CDP_banner_4-23-23GENEPLUS_banner_2-23-23Texas Alliance_3-23-23TX Alliance_3-23-20232023 ABBA National F-1 Sale
Advertise With Us Subscribe Today Facebook
Not a member? Membership has its privileges— Register today! • Make SLS your homepage!
home articles Columnists |

Texas Trails-Feb. 3, 2023

published: February 3rd 2023
by: Clay Coppedge
source: Southern Livestock Standard

The only things Lew Jenkins ever got or learned came through fighting. He was one of those hard-luck, hardscrabble kids that this country produced in considerable quantity during the 1930s, but Jenkins was blessed with a quicker right hand than most and was able to turn fisticuffs  into something like a real living.

It started when he was a kid, the second oldest of seven children, following the cotton harvest from one end of Texas to another with his family, sleeping in tents because it cost $5 a month to rent a house and they didn’t have an extra $5 to spare for such luxuries. Some of his first fights were next to a pie shop in Sweetwater where the winner would be awarded a pie.

Lew’s father died when the boy was 16 ,so Lew joined a traveling carnival as a boxer, taking on all comers. On a good night he might clear a couple of dollars. The carnival folded its tents after a couple of years so Lou joined the Army, a natural enough move for a fighting man. He won the Fort Bliss title and came back to Texas where he  fought for money in New Orleans or Houston or wherever, or for fun in a bar or honky tonk.

“You may have guessed that Lew Jenkins was not one of this planet’s gentle creatures,” the late Larry L. King wrote of Jenkins in 1968. “He drank whiskey as if Prohibition had wired him it was coming back on the next train. The reckless way he roared around on his motorcycle might have caused the Hell’s Angel’s to shave, find work and join the JayCees. If you thought you could best Lew Jenkins at anything back in those days— dice or brawling or barking at the moon— why, he would give you a chance to put your money where your mouth was.”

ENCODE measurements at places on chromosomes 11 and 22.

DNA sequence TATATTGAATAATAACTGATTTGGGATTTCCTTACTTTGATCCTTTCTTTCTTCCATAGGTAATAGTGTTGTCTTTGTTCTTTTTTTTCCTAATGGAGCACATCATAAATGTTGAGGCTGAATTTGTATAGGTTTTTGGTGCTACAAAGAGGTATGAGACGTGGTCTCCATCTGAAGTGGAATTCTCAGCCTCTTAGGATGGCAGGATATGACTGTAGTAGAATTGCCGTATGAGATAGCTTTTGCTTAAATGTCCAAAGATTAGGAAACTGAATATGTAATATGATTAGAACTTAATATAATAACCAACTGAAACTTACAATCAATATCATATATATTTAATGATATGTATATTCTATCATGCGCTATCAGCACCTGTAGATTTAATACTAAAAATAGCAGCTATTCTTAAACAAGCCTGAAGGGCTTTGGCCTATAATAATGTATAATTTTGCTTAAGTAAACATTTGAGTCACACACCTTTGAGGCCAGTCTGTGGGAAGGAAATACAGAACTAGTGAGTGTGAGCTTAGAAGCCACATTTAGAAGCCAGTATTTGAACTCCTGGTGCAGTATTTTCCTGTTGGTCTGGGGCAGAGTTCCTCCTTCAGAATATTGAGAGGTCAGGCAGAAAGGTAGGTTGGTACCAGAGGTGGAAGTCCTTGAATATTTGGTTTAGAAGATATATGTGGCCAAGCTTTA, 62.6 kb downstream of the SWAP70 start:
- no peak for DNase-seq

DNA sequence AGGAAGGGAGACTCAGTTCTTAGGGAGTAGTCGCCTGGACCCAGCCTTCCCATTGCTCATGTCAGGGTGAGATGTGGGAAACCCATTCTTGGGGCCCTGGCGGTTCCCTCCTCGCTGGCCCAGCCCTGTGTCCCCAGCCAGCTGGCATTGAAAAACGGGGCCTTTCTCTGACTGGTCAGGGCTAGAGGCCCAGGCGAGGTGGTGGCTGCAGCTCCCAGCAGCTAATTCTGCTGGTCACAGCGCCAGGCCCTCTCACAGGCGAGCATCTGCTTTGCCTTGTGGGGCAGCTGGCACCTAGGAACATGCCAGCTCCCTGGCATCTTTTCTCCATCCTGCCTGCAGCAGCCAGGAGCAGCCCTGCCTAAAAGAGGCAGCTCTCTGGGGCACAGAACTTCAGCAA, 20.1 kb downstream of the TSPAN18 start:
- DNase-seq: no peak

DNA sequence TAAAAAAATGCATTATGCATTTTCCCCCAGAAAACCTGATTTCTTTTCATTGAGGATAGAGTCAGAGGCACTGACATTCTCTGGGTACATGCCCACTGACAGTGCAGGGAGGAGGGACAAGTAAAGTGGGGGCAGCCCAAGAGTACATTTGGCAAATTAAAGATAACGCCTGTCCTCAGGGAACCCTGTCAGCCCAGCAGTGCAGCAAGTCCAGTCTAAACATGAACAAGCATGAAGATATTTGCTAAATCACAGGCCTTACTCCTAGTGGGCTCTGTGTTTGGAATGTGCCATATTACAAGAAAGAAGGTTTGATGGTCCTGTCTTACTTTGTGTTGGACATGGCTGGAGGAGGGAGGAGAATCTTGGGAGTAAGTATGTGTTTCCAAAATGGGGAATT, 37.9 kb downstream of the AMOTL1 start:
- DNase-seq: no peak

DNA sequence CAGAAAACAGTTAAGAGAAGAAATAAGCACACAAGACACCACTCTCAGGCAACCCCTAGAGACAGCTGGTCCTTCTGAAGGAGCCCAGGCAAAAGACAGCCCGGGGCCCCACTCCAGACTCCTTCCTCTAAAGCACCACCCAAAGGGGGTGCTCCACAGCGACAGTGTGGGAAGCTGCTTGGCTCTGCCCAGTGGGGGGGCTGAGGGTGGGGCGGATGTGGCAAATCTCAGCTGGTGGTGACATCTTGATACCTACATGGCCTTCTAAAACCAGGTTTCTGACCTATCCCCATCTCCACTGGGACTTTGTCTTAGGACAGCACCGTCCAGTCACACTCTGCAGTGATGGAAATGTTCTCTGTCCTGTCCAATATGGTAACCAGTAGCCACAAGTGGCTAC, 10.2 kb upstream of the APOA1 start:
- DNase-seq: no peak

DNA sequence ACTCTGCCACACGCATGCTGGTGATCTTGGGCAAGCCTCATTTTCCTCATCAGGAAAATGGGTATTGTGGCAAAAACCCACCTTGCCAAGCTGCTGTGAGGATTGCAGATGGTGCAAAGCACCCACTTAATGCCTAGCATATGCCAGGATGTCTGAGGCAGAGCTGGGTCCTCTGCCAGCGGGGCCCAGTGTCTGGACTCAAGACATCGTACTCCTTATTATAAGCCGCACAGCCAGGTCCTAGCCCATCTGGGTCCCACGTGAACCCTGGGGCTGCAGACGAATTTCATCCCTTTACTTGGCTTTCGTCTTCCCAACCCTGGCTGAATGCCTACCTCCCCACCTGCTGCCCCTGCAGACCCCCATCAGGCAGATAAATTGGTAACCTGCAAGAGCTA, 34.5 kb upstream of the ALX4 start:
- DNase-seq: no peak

This is further evidence of  dynamite in small packages.. Lew Jenkins was 5-foot-7 and a shade under 130 pounds before lunch. He was once described as looking like “a floor mop walking on its stick end.”  As such, Jenkins was considered a perfect foil for lightweight champion Lou Ambers, who needed a warm-up bout before going on to bigger game.

We can assume that someone must have told Jenkins he was a sacrificial lamb in his appearance at Madison Square Garden on that May night in 1940, but there is not a scrap of evidence that he believed it. Why should he have? He’d won his last 14 fights, the last eight by knockout. The Sweetwater Swatter swatted Ambers around for three rounds before knocking him out and taking the title. Then we went out and had 15 quick ones at a local bar.

“Lew did most of his training on booze and his roadwork on high-speed motorcycles, yet, pound for pound, few fighters ever packed more wallop than the skinny little Texan,” Robert W. Neubert wrote of Jenkins for Sports Illustrated in 1968. Jenkins’ described a boxer named Tippy Larkin as “the most knocked-out man I ever knocked out.”

Jenkins lost the title to Sammy Angott on a 15-round decision less than two weeks after the bombing of Pearl Harbor. He kept fighting, not for titles, but for paychecks and for fun. He drank as much as he fought and thought nothing of mixing the two. In a non-title rematch with Ambers, he admitted to seeing double after several hours of pre-fight preparation at a bar. It took him until the eighth round to dispatch Ambers that time, by which time Jenkins was almost sober but not quite modest, wondering aloud, “How come it took me longer to knock him out this time?”

Lew joined the Coast Guard in 1942, his outfit participating in landings on Sicily and Salerno, in Burma and at Normandy on D-Day. Lew was a fighting man, but he wasn’t fighting in this war. He was transporting troops to do the fighting, and bringing back the ones who didn’t make it. He agonized over being on the sidelines during the fight that really mattered. His last professional bout was on April 14, 1950, when he knocked out Beau Jack in the sixth round.

Jenkins enlisted in the Army again in 1950, and this time he ended up where a fighting man belonged, in the thick of it. His courage in the Korean War earned him the Silver Star. He returned home, quit drinking and settled down, by all accounts a model citizen. He died in 1981 at the age of 64 and is buried in Arlington National Cemetery.

Site:   Home   Publications   Market Reports   Sale Reports   Sale Calendar   Cattle & Service Directory   Full Commodities Report   Services   About Us   Contact Us

Article Categories:   All   Industry News   Herd Health   Feed & Nutrition   Pastures & Forages   Reproduction   Marketing   Columnists   Production   Genetics & Performance   Weather Forecast   Breed News   Producer Feature Stories   Items of Interest   New Products   Recipes

User:   Login   Logout   Register/Profile   Submit Market Report   Submit Sale Report